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Vol. 19. Núm. 6.
Páginas 306-311 (junio - julio 2023)
Original Article
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Juvenile-onset systemic lupus erythematosus and MEFV polymorphism: A case–control association study among Iranian children
Lupus eritematoso sistémico de inicio juvenil y polimorfismo MEFV: un estudio de asociación de casos y controles entre niños iraníes
Fariba Mohebichamkhoramia, Reza Shiarib, Shervin Afzalia, Shirin Farivara,
Autor para correspondencia

Corresponding author.
a Department of Cell and Molecular Biology, Faculty of Life Sciences and Biotechnology, Shahid Beheshti University, 1983969411, Evin, Tehran, Iran
b Division of Pediatric Rheumatology, Department of Pediatrics, Mofid Cildren's Hospital, Shahid Behehsti University of Medical Sciences, 1985717443 Yaman St, Parvaneh St., Chamran High Way, Tehran, Iran
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Figuras (1)
Tablas (3)
Table 1. ARMS-PCR primers used for the identification of M694V polymorphisms.
Table 2. The conditions for R202Q allelic determination using RFLP.
Table 3. Distribution of MEFV genotyping and alleles frequency in juvenile subgroups of patients and control groups.
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Introduction and objectives

This study is designed to evaluate the potential influences of Mediterranean fever gene (MEFV) gene polymorphism on systemic lupus erythematosus (SLE) in a cohort of juvenile patients. A case–control study was performed on Iranian patients with a mixed ethnicity population.

Patients and methods

Genotypes of 50 juvenile cases, and 85 healthy controls were investigated for identifying M694V and R202Q polymorphism. Genotyping was done utilizing amplification refractory mutation system-polymerase chain reaction (ARMS-PCR) and polymerase chain reaction-restriction fragment length polymorphism (PCR-RFLP) to detect M694V and R202Q mutations, respectively.

Main findings

Our study indicates significant differences in the alleles and genotypes frequencies of MEFV polymorphism between SLE patients and healthy controls (P<0.05). Also, an association was found between renal involvement (50% vs. 8.3%, P=0.000, OR=0.91, 95% CI=0.30–0.278) in juvenile SLE patients and M694V polymorphism incident; But there was no association with other clinical manifestations.

Principal conclusion

We found a significant association between R202Q and M694V polymorphism of the MEFV gene and susceptibility to SLE in the studied population; However, further studies on detailed characterization of these polymorphisms’ impacts on the key elements responsible for SLE pathogenesis is of great importance.

Genotyping technique
Mediterranean fever
Systemic lupus erythematosus
Genetic association study
Case–control study
Introducción y objetivos

Este estudio está diseñado para evaluar las posibles influencias del polimorfismo del gen de la fiebre mediterránea (MEFV) en el lupus eritematoso sistémico (LES) en una cohorte de pacientes jóvenes. Se realizó un estudio de casos y controles en pacientes iraníes con una población de origen étnico mixto.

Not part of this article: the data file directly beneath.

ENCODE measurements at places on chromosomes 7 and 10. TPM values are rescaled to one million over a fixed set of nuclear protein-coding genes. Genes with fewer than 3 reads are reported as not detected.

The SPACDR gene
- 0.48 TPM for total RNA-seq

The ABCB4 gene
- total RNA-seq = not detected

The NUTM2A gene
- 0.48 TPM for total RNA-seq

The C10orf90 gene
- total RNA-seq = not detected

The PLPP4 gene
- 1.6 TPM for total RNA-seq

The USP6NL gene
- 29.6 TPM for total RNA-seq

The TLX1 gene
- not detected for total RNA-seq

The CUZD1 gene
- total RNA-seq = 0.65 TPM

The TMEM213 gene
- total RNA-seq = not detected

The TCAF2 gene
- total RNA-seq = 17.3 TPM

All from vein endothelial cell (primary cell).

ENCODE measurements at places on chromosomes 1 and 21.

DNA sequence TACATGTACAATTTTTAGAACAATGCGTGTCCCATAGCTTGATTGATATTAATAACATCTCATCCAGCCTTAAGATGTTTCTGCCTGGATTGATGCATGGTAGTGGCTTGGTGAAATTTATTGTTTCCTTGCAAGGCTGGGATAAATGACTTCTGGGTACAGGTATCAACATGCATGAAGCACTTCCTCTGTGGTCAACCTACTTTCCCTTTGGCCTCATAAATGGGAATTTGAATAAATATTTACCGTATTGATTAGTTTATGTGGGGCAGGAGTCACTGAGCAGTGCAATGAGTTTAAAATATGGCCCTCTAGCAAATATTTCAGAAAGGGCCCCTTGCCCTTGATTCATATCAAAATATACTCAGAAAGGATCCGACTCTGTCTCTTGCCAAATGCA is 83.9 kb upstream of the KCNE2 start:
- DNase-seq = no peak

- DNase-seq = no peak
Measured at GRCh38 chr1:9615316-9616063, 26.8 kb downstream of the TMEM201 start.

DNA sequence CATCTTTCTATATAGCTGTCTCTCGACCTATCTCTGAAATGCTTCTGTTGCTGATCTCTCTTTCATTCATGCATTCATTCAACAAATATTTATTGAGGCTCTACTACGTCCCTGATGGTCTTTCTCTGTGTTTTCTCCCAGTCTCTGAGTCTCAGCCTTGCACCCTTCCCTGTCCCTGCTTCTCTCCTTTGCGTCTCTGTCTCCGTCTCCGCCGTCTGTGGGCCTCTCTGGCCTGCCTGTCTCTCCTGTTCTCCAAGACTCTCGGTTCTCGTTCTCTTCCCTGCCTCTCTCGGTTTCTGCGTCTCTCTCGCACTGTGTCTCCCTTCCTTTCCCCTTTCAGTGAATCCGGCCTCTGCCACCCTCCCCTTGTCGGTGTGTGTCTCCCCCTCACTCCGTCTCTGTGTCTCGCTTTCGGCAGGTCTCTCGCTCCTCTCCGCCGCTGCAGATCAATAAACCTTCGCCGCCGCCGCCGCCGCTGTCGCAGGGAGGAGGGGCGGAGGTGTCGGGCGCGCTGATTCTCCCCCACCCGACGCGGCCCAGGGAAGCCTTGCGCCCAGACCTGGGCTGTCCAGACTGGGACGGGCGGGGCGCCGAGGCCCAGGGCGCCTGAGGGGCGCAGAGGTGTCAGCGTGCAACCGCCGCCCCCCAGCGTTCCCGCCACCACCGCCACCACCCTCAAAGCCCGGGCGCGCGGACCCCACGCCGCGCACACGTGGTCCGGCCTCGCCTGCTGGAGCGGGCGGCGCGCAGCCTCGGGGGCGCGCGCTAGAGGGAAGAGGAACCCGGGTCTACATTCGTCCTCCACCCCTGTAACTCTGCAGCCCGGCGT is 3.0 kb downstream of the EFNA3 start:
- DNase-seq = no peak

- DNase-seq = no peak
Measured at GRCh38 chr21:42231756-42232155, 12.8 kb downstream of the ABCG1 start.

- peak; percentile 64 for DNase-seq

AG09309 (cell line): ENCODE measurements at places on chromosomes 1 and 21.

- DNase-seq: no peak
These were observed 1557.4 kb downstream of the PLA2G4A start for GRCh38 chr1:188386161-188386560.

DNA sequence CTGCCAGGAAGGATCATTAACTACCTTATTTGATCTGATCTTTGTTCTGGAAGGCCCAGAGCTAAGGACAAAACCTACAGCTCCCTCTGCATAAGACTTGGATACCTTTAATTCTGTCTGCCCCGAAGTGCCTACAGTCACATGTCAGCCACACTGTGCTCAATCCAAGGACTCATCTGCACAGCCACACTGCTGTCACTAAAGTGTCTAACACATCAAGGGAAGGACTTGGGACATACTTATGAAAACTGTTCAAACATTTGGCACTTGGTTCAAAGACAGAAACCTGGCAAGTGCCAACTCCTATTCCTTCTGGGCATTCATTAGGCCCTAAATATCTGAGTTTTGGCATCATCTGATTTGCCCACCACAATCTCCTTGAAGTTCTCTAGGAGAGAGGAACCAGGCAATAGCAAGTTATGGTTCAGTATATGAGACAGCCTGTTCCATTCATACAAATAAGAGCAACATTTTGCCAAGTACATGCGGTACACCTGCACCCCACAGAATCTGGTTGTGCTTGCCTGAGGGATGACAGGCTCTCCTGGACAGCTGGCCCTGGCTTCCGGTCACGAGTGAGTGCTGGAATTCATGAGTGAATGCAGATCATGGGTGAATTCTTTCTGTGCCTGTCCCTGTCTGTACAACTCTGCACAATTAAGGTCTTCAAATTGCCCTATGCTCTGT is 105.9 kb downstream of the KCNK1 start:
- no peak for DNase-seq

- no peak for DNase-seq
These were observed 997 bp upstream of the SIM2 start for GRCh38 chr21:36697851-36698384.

Pacientes y métodos

Se investigaron los genotipos de 50 casos juveniles y 85 controles sanos para identificar el polimorfismo M694V y R202Q. El genotipado se realizó utilizando amplificación refractaria sistema de mutación-reacción en cadena de la polimerasa (ARMS-PCR) y reacción en cadena de la polimerasa-polimorfismo de longitud de fragmentos de restricción (PCR-RFLP) para detectar mutaciones M694V y R202Q, respectivamente.

Hallazgos principales

Nuestro estudio indica diferencias significativas en las frecuencias de alelos y genotipos del polimorfismo MEFV entre pacientes con LES y controles sanos (p<0,05). Además, se encontró asociación entre compromiso renal (50% vs. 8.3%, p=0,000, OR=0.91, IC 95%=0,30–0,278) en pacientes con LES juvenil e incidente de polimorfismo M694V; pero no hubo asociación con otras manifestaciones clínicas.

Conclusión principal

Encontramos una asociación significativa entre el polimorfismo R202Q y M694V del gen MEFV y la susceptibilidad a LES en la población estudiada; sin embargo, es de gran importancia realizar más estudios sobre la caracterización detallada de los impactos de estos polimorfismos en los elementos clave responsables de la patogénesis del LES.

Palabras clave:
Técnica de genotipado
Fiebre mediterránea
Lupus eritematoso sistémico
Estudio de asociación genética
Estudio de casos y controles
Texto completo
Introduction and objectives

SLE is a chronic autoimmune disorder with multi-system organ involvement, characterized by the production of autoantibody that leads to tissue injury. It primarily affects women of childbearing age (F:M ratio 9:1), and the number of diagnosed cases is escalating rapidly.1

Moreover, comorbidities including Familial Mediterranean fever (FMF) have shown to be contributing to development of SLE.

Despite the growth of insight into the notability of environmental and hereditary factors, the etiology of SLE is yet to be understood.2 Genetics is a strong indicator of one's susceptibility to developing SLE; accordingly, the knowledge over the genes’ role and protein interactions responsible for disease development can further our understanding of the SLE pathogenesis. Investigating the association of single nucleotide polymorphism (SNP) with disease formation would identify different loci accountable for disease susceptibility.3,4 Previous case–control association studies have revealed various collaborative gene loci, including many variants in the major histocompatibility complex (MHC) coding regions, Fc- receptors, and other influential protein-coding genes.5